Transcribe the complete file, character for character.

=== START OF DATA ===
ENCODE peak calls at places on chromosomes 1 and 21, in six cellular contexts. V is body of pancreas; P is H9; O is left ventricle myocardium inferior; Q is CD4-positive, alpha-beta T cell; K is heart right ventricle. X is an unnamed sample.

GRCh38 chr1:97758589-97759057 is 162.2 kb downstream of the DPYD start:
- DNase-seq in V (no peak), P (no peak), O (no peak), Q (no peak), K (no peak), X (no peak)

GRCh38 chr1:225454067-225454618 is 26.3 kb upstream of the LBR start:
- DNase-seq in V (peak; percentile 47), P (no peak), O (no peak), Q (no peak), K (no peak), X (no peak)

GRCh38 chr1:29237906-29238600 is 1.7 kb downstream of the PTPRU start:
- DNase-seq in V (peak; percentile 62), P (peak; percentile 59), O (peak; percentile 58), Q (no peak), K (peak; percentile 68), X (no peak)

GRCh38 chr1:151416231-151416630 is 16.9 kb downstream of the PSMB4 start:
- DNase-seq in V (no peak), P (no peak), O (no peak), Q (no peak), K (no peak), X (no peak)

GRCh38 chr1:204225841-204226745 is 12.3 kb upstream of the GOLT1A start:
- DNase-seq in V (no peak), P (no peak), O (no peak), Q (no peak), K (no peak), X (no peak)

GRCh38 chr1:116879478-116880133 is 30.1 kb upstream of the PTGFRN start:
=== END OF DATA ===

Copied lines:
ENCODE peak calls at places on chromosomes 1 and 21, in six cellular contexts. V is body of pancreas; P is H9; O is left ventricle myocardium inferior; Q is CD4-positive, alpha-beta T cell; K is heart right ventricle. X is an unnamed sample.

GRCh38 chr1:97758589-97759057 is 162.2 kb downstream of the DPYD start:
- DNase-seq in V (no peak), P (no peak), O (no peak), Q (no peak), K (no peak), X (no peak)

GRCh38 chr1:225454067-225454618 is 26.3 kb upstream of the LBR start:
- DNase-seq in V (peak; percentile 47), P (no peak), O (no peak), Q (no peak), K (no peak), X (no peak)

GRCh38 chr1:29237906-29238600 is 1.7 kb downstream of the PTPRU start:
- DNase-seq in V (peak; percentile 62), P (peak; percentile 59), O (peak; percentile 58), Q (no peak), K (peak; percentile 68), X (no peak)

GRCh38 chr1:151416231-151416630 is 16.9 kb downstream of the PSMB4 start:
- DNase-seq in V (no peak), P (no peak), O (no peak), Q (no peak), K (no peak), X (no peak)

GRCh38 chr1:204225841-204226745 is 12.3 kb upstream of the GOLT1A start:
- DNase-seq in V (no peak), P (no peak), O (no peak), Q (no peak), K (no peak), X (no peak)

GRCh38 chr1:116879478-116880133 is 30.1 kb upstream of the PTGFRN start: